30 August 2013

Cumbria Bridges: 4. CKPR Bridge 67

Carrying on along the trail from Keswick to Threlkeld, the next bridge after Bridge 66 is ... Bridge 67.

This bridge is of the same basic form, an inverted bowstring truss, with the same X-bracing on the elevation. This one is a single span of 90 feet, with a slight skew. There is a short flat slab span on the approach at the east end of the bridge.

Like Bridge 66, it has been strengthened with the addition of a single plate girder between the trusses, which can be seen more clearly on these photographs. Cross-bracing connects the two trusses below the soffit of the central girder, while towards the ends of the span the trusses are connected directly to the girder with short stubs.

I'll come back to another bridge later on in this set which shows the details even more clearly.

Further information:

29 August 2013

Cumbria Bridges: 3. CKPR Bridge 66

The Cockermouth, Keswick and Penrith railway line (CKPR) was designed by the famous (or infamous) Thomas Bouch, an engineer later to become notorious following the collapse of his Tay Railway Bridge. His bridges on the Keswick to Threlkeld section of line have had a happier fate, with eight splendid metal structures surviving to the present day, some decades after the railway line was closed to traffic.

I didn't have time to visit all eight bridges, but you can read more about them in Paul Dunkerley's Bowstrings over the Greta, which has a useful map, photographs, and further details. I've relied on it extensively in this and the forthcoming posts.

Bridge 66 is the only double-span bridge to survive, and comprises two spans of "inverted" bowstring truss construction, reportedly Bouch's preferred solution for this line, wherever clearance above the River Greta permitted its use. Nonetheless, he apparently only adopted this design for one other bridge, at Penicuik in Scotland.

The spans are of 57 feet and 89 feet, and the bridge originally carried only a single railway track. In recent years, like the others, the bridge has been adapted to carry a foot and cycle trail by replacement of the deck with a new timber walkway.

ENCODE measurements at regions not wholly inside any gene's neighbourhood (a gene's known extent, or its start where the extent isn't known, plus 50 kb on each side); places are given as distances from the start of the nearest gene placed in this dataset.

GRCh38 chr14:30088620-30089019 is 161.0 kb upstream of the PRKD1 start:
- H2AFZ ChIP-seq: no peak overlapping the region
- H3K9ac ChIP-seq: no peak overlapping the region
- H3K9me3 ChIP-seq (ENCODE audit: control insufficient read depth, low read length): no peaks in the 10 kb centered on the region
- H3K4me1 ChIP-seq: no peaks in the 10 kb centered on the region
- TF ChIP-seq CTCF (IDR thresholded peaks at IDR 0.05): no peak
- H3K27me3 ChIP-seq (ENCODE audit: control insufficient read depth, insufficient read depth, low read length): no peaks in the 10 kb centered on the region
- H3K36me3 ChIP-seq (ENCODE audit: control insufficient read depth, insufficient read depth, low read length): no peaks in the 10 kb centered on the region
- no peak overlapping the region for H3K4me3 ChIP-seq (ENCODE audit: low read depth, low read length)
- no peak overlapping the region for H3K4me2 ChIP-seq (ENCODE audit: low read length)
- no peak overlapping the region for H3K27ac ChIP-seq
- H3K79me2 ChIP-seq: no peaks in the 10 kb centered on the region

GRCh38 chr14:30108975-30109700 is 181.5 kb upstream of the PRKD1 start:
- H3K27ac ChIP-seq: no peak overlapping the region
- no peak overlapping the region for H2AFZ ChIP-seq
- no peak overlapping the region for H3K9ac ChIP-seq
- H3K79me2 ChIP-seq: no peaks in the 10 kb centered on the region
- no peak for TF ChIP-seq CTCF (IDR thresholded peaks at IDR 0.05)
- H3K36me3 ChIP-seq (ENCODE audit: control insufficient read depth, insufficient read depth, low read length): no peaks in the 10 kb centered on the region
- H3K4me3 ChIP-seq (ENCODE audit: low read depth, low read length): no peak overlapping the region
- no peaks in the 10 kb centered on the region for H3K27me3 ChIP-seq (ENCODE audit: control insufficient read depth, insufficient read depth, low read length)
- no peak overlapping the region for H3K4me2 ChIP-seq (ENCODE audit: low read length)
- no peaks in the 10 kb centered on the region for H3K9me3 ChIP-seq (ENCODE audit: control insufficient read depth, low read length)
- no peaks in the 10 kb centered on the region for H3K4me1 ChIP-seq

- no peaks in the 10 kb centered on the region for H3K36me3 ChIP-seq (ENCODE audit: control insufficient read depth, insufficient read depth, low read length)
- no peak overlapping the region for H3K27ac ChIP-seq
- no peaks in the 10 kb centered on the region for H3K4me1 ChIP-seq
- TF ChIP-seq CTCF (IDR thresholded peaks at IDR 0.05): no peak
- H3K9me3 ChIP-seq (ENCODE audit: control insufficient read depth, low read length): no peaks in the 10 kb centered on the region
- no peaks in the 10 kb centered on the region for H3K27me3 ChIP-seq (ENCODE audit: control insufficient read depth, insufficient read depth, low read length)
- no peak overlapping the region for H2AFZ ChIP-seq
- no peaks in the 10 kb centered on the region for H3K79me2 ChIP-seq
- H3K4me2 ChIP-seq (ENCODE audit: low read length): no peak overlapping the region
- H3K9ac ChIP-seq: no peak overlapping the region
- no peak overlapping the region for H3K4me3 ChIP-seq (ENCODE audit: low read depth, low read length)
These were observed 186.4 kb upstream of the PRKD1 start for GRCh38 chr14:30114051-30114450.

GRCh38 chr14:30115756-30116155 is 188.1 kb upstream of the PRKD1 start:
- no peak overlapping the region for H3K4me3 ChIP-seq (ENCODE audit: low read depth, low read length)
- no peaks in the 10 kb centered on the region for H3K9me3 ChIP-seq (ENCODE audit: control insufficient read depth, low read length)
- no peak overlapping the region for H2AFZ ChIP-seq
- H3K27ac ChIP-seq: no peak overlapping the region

It is possible to pass over this bridge with no idea of what lies below, and indeed that's precisely what I did when I first cycled over it. However, it's well worth finding a way down to the river bank to see the bridge properly, as this bridge, along with three other inverted bowstrings on the line, is of a very rare type. My travelling companions called them the "upside-down" bridges, but this form is more economical than the conventional "upright" bowstring bridge, as the curved members are placed in tension and less material is therefore required to resist buckling.

The bridge has an interesting combination of robustness and elegance, and this isn't marred by the presence of a single plate girder in between the two trusses. This was added in 1931-32 to enhance its strength. It must have been a very difficult construction operation, although the photo here shows that a very neat slot was cut in the abutment to accommodate the girder bearing.

I wasn't able to get photographs that show this whole bridge clearly, but some of the other bridges on the route will hopefully show a few more details for the form.